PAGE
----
Orcas, humpback, minke, and sperm whales spend the summer feeding off the coast of Newfoundland. Capelin - a small silvery fish (much like a freshwater smelt) are an integral part of the diet of many saltwater species. The capelin, with the whales in pursuit, usually arrive sometime around mid-June and stay through mid-August. From the water, you can get closer to icebergs, seabirds such as puffins and gannets, bald eagles and other sealife.
Kris Prince, of Sea of Whales Adventures, offers a wonderful experience on the water. He and wife Shawna have spent decades following whales in Trinity and Bonavista Bays, and know where to find them. Kris' passion is contagious, and he's one of the locals who will leave an indelible impression.
Depending which way the wind blows, icebergs may coast down the Newfoundland shore, usually arriving in May or early June. Some years they come quite late, some years not at all. All that ice brings a chill air, so pack a warm sweater or fleece, or visit the gift shops to purchase a locally-made hand-knit sweater and mitts.
Check icebergfinder.com to track the bergs
Zen Kayak Tours will be opening in May to offer guided kayak tours on the peninsula. Guide Melanie caters to all skill levels, offers single and double kayaks, a flexible schedule, a flat rate of $25 per hour. They will travel the peninsula to find safe harbour from the weather to allow you the experience of salt-water kayaking. Weather dependent.
Skerwink Trail has received international acclaim. One of two headlands that comprise the narrow entrance to Trinity Harbour, Skerwink's majestic and steep cliffs offer a great coastal hike. If you're afraid of heights or are travelling with young children, this may not be the hike for you. The hike takes you along steep coastline, past sea stacks, through lichen-covered forest, and stands of tuckamore (a great Newfoundland word for stunted evergreen trees or matted ground cover that may be decades old, but grow low to the ground, usually to guard against strong winds) . The trail starts in nearby Trinity East, a fifteen minute drive from Trinity. Allow two-hours to hike the loop, unless you want to spend more time exploring the inland section of the trail, enjoying the vistas, watching whales feeding in the water, capelin rolling on the beach, nesting bald eagles, or resident foxes. The hike has a few steep sections, but has had significant work done to it in recent years to reduce the impact of high traffic on its boggy sections.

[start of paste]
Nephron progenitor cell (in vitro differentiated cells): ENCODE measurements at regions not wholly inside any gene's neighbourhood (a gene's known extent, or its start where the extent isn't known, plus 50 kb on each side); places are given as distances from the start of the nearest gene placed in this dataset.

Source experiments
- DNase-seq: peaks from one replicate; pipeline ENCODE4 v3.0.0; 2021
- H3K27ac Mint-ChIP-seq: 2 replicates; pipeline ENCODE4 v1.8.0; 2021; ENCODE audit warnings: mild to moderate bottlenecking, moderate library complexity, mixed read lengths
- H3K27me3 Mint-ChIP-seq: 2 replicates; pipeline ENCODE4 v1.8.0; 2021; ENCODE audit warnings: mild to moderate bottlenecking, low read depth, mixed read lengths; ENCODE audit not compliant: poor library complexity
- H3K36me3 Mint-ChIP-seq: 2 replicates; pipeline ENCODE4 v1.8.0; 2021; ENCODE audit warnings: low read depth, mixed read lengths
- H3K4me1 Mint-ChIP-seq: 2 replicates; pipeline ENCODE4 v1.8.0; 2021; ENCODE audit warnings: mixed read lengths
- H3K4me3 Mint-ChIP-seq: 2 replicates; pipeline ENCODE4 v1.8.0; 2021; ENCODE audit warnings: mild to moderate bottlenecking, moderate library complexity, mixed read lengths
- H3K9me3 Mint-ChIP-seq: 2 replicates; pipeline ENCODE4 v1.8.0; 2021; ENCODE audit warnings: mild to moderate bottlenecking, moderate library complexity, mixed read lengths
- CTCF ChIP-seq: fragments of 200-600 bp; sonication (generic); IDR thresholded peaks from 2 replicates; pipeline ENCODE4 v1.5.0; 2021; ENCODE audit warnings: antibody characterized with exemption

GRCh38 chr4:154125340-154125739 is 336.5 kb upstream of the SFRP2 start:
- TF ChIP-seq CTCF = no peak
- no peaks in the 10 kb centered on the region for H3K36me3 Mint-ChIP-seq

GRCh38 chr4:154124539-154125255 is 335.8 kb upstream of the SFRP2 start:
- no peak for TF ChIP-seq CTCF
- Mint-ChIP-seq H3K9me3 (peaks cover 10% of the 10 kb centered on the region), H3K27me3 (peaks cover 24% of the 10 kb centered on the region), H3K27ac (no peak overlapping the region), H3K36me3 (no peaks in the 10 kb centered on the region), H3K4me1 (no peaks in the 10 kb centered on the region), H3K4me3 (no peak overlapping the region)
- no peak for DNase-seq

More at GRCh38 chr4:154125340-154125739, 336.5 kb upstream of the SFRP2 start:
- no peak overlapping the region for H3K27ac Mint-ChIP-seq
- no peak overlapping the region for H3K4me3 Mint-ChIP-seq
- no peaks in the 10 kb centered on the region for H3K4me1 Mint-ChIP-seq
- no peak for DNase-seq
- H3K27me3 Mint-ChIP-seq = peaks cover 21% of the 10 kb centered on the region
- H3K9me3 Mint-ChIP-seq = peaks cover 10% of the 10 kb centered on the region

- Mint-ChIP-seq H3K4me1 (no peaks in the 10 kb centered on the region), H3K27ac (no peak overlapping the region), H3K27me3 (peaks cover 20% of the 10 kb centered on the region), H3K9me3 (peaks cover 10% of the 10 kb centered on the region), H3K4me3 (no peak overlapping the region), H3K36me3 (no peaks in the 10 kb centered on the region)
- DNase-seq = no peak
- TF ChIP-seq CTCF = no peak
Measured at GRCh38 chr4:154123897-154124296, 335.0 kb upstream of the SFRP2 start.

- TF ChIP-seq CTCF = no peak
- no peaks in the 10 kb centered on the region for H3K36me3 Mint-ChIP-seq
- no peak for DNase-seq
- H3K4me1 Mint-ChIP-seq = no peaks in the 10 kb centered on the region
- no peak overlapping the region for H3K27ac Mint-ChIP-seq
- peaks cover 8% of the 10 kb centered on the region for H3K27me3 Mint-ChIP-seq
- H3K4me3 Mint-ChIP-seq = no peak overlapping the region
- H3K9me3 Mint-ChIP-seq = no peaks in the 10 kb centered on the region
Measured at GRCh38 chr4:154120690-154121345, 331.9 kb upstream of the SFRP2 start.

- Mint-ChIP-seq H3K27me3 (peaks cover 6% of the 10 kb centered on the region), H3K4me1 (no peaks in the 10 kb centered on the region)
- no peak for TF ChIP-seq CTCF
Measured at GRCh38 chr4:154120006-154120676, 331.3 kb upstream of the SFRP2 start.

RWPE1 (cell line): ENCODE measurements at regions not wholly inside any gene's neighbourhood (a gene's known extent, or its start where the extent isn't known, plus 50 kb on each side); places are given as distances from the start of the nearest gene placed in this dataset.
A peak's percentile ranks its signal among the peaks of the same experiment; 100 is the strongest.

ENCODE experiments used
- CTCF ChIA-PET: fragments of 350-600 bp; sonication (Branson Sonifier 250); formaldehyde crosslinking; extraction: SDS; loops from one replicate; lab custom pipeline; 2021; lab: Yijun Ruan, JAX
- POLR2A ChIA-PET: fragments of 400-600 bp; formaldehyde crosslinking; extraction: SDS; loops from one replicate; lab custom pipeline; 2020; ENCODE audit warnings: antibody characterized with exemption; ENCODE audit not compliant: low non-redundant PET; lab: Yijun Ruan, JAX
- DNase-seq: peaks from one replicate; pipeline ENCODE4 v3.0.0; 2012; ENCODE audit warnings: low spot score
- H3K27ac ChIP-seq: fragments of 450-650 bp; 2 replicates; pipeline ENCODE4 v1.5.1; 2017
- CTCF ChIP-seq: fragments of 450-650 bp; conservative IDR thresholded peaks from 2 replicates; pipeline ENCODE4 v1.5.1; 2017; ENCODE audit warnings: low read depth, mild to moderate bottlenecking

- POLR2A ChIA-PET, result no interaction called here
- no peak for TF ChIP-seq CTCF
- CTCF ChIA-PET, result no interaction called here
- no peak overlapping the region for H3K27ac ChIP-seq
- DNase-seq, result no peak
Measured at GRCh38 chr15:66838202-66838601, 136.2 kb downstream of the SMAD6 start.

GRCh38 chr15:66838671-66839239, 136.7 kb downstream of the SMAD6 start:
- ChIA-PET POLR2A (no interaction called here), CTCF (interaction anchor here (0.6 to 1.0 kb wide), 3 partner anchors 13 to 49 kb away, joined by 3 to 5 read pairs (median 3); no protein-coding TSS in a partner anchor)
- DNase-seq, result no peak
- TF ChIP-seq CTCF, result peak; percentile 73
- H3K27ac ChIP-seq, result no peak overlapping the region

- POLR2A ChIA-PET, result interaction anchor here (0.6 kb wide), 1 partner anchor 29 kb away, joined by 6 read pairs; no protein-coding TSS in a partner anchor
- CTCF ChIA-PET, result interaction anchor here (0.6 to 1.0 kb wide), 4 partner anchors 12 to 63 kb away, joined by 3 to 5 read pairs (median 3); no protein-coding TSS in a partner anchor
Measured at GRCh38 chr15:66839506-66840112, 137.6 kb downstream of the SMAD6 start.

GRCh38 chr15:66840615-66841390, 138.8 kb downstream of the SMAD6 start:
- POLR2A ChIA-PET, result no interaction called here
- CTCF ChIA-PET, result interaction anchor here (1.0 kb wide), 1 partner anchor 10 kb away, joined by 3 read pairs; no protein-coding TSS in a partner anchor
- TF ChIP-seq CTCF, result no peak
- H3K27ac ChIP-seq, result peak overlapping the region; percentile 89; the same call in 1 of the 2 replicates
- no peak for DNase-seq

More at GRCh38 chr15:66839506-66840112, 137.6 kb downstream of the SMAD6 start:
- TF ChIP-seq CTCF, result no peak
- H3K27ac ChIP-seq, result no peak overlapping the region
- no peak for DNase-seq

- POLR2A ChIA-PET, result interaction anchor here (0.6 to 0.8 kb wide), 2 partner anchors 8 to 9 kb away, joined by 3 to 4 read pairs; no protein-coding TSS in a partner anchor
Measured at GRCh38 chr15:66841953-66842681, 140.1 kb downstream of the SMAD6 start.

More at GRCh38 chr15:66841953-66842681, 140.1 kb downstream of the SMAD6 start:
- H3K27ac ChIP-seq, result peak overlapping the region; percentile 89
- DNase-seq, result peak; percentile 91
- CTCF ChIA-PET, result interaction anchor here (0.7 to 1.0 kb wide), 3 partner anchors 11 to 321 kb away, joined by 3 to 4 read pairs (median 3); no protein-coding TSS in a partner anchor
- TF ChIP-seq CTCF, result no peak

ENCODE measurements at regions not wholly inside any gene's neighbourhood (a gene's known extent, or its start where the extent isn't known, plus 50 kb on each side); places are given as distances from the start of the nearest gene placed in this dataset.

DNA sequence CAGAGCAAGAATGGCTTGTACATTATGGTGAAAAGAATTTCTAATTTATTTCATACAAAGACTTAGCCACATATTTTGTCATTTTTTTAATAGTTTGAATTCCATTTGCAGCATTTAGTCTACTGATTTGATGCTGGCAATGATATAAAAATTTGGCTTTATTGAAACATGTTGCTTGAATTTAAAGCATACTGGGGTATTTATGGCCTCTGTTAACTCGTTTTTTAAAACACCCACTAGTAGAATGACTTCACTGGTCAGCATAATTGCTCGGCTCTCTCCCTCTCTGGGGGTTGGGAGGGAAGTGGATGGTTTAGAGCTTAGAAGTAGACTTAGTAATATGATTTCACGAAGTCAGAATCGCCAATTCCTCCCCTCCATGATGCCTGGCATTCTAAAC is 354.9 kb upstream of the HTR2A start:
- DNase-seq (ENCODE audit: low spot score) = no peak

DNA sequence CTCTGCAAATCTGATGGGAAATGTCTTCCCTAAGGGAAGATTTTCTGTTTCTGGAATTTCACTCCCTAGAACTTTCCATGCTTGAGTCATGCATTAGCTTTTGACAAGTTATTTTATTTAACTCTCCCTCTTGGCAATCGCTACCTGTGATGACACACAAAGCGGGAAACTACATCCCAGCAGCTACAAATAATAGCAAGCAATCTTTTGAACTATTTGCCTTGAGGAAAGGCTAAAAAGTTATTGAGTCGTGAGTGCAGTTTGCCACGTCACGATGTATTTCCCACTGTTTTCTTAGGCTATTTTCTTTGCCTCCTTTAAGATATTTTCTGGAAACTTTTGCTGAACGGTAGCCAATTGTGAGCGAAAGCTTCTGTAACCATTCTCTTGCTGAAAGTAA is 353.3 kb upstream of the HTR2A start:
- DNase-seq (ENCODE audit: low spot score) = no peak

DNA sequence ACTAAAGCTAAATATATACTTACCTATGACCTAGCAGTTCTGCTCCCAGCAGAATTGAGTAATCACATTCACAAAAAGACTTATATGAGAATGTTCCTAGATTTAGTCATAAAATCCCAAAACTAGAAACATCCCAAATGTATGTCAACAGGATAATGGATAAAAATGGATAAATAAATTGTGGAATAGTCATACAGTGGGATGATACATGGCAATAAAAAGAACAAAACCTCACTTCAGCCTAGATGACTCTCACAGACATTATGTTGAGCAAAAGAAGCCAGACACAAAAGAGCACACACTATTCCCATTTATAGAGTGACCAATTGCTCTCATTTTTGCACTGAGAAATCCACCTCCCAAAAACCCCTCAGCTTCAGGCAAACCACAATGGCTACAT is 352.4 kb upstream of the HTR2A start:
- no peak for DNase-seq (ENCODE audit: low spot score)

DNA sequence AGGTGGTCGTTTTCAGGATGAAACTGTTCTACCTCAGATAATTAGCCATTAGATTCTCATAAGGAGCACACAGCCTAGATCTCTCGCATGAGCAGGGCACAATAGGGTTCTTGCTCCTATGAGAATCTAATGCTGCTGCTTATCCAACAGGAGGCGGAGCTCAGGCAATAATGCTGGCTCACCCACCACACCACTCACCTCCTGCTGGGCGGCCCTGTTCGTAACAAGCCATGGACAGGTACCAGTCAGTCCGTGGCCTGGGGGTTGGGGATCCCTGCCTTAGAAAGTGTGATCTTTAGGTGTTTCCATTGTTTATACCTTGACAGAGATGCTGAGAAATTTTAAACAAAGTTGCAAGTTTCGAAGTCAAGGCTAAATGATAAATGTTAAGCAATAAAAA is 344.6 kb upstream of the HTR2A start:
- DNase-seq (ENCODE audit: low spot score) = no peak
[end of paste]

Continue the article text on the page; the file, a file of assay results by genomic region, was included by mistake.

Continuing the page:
Located right in Trinity, Gun Hill offers panoramic vistas of Trinity Bight, the body of water that stretches from headlands Bonaventure Head to Horse Chops. You can hike take a second hike around the hill to enjoy a different landscape.
The Atlantic Puffin, Newfoundland's Provincial Bird, is a member of the auk family. With a brightly-coloured, parrot-like bill and orange feet, the puffin is a comical looking character. Watching them fly is wholly entertaining, as they have small wings which they flap madly to gain flight. They leap from a cliff to gain momentum and have a hard time getting airborne from the water. They are great divers, though. At Elliston, you can often get close-up with the puffins, often within a few feet of them. From May through September, puffins nest in burrows on the cliffs and offshore islands in Elliston on the Bonavista Peninsula. About a forty minute drive from Trinity, one can visit the Puffin Site on the road from Elliston to Maberly. Puffins are most active in the mornings, so best to start your daytrip here.